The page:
When my girls were little I oftened wondered what type of sport they would be involved in. I watched my sister, a devout soccer mom, transport her kids from one end of town to another for practices and what seemed like 3 games a week! "No, thank you!" I thought, that seemed like way too much work and to stand out in the freezing rain or blistering heat did not sound like a good time.
I knew my oldest, Loagan, would be into some sort of equestrian sport, but it didn't really occur to me how much 'time' that would require. First she joined the 4-H horse club, it started off simple enough (only because it was winter), I'd drive her to a couple meetings a month at the country extension office. No problem. But then spring arrived and it was time for spring workouts WITH the horses. So, not only do we find ourselves hauling my daughter to her sport of choice, but we have to haul horses and tack and hay. It sure made my sister's task look so much easier. That was lesson learned number one.
At some point during the 4-H years the younger sisters joined in with garden club and a short rabbit club stint. We adjusted well, it got easier as the months passed. Then one day at a parent meeting, I found myself raising my hand to volunteer my husband and myself to run the cook shack for every horse show! I'd like to say it was out of pure love for the 4-H club but honestly the last cook shack team jumped ship and the pressure and the guilt hung so heavy in the air at that meeting that I found myself raising my hand with a deer in the headlights look, no matter how hard I tried I couldn't pull that arm down.
So, now we are not only hauling kids, horses and tack, but add to that a truck bed full of Costco groceries, pots and pans, an industrial coffee pot, crockpots, a microwave and 100 pounds of ice. Nice, real nice. Lesson learned number 2, volunteer wisely.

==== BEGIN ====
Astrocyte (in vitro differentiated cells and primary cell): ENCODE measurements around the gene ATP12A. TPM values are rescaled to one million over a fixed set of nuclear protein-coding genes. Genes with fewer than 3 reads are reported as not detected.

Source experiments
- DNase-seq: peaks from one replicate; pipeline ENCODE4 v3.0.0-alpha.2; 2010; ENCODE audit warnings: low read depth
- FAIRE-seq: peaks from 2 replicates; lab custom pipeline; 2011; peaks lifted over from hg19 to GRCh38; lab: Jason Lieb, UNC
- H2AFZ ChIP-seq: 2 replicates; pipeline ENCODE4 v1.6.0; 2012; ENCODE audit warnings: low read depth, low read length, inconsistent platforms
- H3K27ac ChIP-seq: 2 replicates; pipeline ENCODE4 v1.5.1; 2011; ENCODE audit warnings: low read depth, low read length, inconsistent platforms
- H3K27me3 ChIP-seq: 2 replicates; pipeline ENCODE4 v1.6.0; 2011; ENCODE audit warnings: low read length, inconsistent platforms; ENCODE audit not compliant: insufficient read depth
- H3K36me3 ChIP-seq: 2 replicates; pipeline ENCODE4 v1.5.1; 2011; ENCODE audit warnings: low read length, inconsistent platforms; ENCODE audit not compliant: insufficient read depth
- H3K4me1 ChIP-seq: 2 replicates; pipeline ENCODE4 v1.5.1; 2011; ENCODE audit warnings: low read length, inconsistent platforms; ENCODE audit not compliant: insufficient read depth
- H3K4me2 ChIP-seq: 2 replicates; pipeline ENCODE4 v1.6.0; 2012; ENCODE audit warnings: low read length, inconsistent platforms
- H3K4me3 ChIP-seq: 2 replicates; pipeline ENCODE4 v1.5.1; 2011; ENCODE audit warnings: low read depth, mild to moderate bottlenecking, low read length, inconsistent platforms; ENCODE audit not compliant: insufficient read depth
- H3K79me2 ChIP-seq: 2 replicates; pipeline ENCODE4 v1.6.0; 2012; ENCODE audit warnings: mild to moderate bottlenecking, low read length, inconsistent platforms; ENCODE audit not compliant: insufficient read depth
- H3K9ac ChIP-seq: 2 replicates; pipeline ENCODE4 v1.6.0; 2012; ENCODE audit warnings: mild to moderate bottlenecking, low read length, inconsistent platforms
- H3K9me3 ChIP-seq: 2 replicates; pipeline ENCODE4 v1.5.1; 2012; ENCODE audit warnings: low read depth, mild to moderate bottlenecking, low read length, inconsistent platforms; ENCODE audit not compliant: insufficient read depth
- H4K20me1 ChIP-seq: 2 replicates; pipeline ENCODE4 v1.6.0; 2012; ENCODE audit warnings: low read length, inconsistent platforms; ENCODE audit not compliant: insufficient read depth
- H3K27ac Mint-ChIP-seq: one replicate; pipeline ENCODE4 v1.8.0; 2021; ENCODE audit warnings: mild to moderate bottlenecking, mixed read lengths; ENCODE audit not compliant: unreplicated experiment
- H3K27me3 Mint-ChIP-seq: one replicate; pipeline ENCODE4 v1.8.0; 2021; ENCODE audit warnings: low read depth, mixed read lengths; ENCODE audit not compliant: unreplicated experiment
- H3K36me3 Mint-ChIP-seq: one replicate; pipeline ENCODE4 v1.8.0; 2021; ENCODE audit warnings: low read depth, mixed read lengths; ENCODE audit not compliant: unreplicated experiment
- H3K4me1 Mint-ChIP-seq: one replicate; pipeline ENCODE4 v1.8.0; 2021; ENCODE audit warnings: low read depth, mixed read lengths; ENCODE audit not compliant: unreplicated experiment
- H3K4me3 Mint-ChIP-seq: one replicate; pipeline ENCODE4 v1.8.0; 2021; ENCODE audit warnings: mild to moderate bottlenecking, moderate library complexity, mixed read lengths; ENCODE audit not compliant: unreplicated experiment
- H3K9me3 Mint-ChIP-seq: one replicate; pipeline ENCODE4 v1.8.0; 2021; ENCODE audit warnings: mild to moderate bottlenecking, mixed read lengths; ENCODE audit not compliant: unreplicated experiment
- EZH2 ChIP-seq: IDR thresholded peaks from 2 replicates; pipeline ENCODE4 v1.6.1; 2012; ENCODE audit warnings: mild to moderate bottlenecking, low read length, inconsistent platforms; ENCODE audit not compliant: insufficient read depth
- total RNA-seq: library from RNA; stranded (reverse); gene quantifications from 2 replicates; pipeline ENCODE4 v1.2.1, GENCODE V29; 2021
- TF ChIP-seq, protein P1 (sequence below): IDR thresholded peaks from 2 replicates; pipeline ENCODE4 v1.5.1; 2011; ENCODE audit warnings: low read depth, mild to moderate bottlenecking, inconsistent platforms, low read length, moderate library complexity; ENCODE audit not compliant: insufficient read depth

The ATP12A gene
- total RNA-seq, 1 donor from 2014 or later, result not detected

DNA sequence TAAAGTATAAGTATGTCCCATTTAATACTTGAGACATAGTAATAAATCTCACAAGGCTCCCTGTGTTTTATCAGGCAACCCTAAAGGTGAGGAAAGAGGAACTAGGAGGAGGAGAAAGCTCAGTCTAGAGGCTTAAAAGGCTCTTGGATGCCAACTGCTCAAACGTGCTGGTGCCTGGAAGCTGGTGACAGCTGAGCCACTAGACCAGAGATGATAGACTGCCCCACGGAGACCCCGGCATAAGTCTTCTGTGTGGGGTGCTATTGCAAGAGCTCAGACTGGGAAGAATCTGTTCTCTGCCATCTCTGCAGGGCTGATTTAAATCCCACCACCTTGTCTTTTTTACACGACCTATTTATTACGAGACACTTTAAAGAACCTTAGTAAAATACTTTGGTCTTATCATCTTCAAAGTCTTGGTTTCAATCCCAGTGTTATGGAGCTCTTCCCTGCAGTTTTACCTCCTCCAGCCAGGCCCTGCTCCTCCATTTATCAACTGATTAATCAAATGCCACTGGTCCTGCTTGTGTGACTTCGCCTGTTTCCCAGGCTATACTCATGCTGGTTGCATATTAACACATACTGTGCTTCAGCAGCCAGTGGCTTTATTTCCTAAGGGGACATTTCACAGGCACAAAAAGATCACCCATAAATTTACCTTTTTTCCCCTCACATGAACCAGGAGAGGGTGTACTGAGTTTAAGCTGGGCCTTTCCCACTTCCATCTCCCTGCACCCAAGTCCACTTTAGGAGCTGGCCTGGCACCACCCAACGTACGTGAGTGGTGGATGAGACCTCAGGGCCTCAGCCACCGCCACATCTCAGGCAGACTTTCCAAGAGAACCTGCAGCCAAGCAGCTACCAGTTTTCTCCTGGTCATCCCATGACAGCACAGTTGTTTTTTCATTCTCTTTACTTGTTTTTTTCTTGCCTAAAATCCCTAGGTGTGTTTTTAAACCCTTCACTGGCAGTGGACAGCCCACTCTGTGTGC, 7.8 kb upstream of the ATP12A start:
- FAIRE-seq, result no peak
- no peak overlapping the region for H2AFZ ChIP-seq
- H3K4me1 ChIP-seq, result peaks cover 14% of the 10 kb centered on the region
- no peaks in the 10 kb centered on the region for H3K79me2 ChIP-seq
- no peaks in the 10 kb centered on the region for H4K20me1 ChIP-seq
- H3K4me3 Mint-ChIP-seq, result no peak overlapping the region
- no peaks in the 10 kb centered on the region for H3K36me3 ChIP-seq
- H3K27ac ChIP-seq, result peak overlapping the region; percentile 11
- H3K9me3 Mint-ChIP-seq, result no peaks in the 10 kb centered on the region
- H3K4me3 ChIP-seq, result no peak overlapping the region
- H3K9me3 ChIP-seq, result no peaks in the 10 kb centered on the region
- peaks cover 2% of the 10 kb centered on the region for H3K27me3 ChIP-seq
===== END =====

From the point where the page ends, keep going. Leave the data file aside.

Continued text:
As much work as running the cook shack was, we had it running like a well oiled machine. We knew what time to get there, how long the griddle took to heat up, what items were big sellers, what items weren't, how to keep flies out of the shack and what time we would be done. That was easy to figure out, the answer was always "dark." 4-H horse shows in our county consisted of Western and English classes. Western classes were in the morning, that's what Loagan always competed in, so had I not raised my hand that fateful night, we would get to go home at noon. But since I did in fact raise my hand, we were tied to that lil cook shack til dark.
Business was slow after the lunch break, so from 3 p.m. to dark, my husband and I could be found leaning over the shack counter with our chins resting on our fists propped up by tired elbows staring into a daze at the arena while the last of the trail class finished up. You would be amazed to know that you can actually take a lil nap like that if you didn't lose your balance and fall over like a fool. Lesson learned number 3, recruit other volunteers for a relief shift.
Loagan moved on from 4-H to other things. She started training horses and showed them in the Oklahoma State Fair – which was a whole new ball game. Shiny, glitzy, pampered, perfect, expensive are some of the things that come to mind when you see these horses. Lesson learned number 4, 4-H wasn't so bad.
Then Loagan moved to training wild mustangs and would show them in the Wild Mustang Shows. I like the mustang shows, you get to see beautiful wild horses that once roamed the west become even more beautiful with the training that their owners have put in them. At 15, Loagan trained her first wild mustang and took Grand Champion Reserve In-Hand at the Utah show and has continued to succeed each year she competes. Lesson learned number 5, my daughter's got skills.
Currently, we are all about Gymkhana. Loagan is leading in her division for the local winter series, which is pretty exciting. My other two girls, Jess and Bailey are competing as well. For those that don't know, Gymkhana consists of all the speed events such as Barrels, Poles, Figure Eights, Keyhole and Pushing Cows. The girls love this sport, mom not so much. Don't get me wrong its fun to go to, and exciting and all that, but its also a good way to throw a parent into heart failure. When the girls take off from the gate going full throttle, I take a deep breath, and I hold it til their horse comes to a complete, SAFE, stop after the pattern.
I age quickly at gymkhanas. It's not for the faint of heart. Usually gymkhanas last all day like the 4-H days, so we make a family day out of it. Sometimes I pack a lunch, sometimes we go and get Sonic (wonderful, glorious Sonic!) and sometimes we eat from the cook shack, I resist the urge to jump in and help as the cook shack folks look like they got it handled. I don't miss that job, but sometimes I secretly envy them when its 20 degrees and windy outside, and they are inside cooking over a warm griddle. Luckees.
This spring Loagan starts the rodeo circuit ... lesson learned number 6, it never ends.
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